Making Research

Research

MA Art and Material Histories
City and Guilds of London Art School
6th January - 10th February, 2020

Laura White will lead a series of research workshops - ‘making’ research through hands-on and shared experience. Each week materials will be explored from different perspectives with each student bringing their own experience to these material engagements. These sessions aim to explore materials face/body/hands on, and to open up new ways of thinking and talking about materiality – materiality as the subject rather than a vehicle for the non-material and theoretical.

Session 1

Monday 6thJanuary 

Material Matters.

The day will start with an Introduction to this series of research workshops with a talk on materiality from the perspective of Laura’s personal research as a practicing artist and educator. Everyone will be asked to do a short presentation around their interests, to share their ideas and experiences of their own material engagements. (Please bring materials to share.)

WORKSHOPS

1.    Touching, not seeing / seeing, not touching

Work in pairs. One blind folded the other not. One touching and one observing in silence for 5 mins.  Pay attention to the details when describing the object and to think about the following:-

  1. Try to AVOID thinking about – what the object IS, the meaning, politics, language of the object/material, the function etc. Focus on the immediate material/thing in front of you – how you might describe it?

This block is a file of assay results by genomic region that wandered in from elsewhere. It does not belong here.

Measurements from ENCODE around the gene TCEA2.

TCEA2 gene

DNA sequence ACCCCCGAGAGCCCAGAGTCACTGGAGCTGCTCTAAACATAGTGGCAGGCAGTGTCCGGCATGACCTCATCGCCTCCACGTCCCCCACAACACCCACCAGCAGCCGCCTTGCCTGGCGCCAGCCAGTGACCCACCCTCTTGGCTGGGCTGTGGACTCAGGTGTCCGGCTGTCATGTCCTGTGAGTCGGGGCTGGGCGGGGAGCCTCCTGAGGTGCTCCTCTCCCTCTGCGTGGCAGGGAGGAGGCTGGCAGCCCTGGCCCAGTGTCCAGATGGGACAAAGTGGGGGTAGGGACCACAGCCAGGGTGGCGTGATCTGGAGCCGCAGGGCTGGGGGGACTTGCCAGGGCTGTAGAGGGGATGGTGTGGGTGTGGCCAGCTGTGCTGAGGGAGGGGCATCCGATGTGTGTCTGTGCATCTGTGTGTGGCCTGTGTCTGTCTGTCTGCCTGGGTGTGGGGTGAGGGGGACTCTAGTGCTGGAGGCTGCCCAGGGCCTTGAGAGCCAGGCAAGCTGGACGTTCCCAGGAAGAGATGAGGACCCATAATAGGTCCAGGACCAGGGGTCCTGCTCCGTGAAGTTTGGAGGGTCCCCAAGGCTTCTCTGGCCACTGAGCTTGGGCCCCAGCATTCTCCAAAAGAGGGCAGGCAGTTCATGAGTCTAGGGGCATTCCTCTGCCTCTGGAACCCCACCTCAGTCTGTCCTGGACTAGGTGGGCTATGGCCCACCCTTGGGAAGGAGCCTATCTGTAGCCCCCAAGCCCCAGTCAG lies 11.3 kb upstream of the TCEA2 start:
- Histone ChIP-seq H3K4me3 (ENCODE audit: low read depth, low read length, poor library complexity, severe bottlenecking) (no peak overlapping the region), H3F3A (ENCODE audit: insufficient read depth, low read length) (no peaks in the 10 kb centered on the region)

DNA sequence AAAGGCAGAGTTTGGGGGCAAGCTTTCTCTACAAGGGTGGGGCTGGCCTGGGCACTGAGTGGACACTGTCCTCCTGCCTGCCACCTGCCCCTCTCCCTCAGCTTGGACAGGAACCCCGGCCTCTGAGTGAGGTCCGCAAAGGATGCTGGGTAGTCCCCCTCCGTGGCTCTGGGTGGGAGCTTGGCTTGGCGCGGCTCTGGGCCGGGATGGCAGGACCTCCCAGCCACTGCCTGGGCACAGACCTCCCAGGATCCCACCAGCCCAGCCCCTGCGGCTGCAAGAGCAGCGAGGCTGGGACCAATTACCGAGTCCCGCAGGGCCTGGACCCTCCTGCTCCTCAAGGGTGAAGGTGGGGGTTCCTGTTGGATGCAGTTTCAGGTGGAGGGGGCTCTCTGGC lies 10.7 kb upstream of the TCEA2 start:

2. Explore the weight, gravity, surface and material qualities, balance, colour, texture, density, and stability.
  3. Explore – smell, taste and temperature.
  4. Does it release anything - vapour, residue, air, liquid, produce a sound?
  5. Explore – surfaces, where different surfaces meet and touch.
  6. Think about what materials are included - what is apparent and what is hidden, connecting points, how it might have come into the world, processes involved to form/make it
  7. How do you think it is made? What evidence is there to how it is made?
  8. How does your body relate to it?
  9. How strong/weak is it?
  10. Is it stable - moving, growing, shrinking, aging, wearing down? How might this be caused?
  11. Do you trust it? Is it behaving as expected or doing something unfamiliar?
  12. Is it dead or alive?

The person blindfolded after handling for 5 minutes in silence (remaining blind-folded) describe the object –

Then person observing but not handling describe without touching the object without naming it. (10 Mins) Blindfolded person remains blind-folded.

Then as a group each pair talk about their material experience.

  1. Action - spider diagram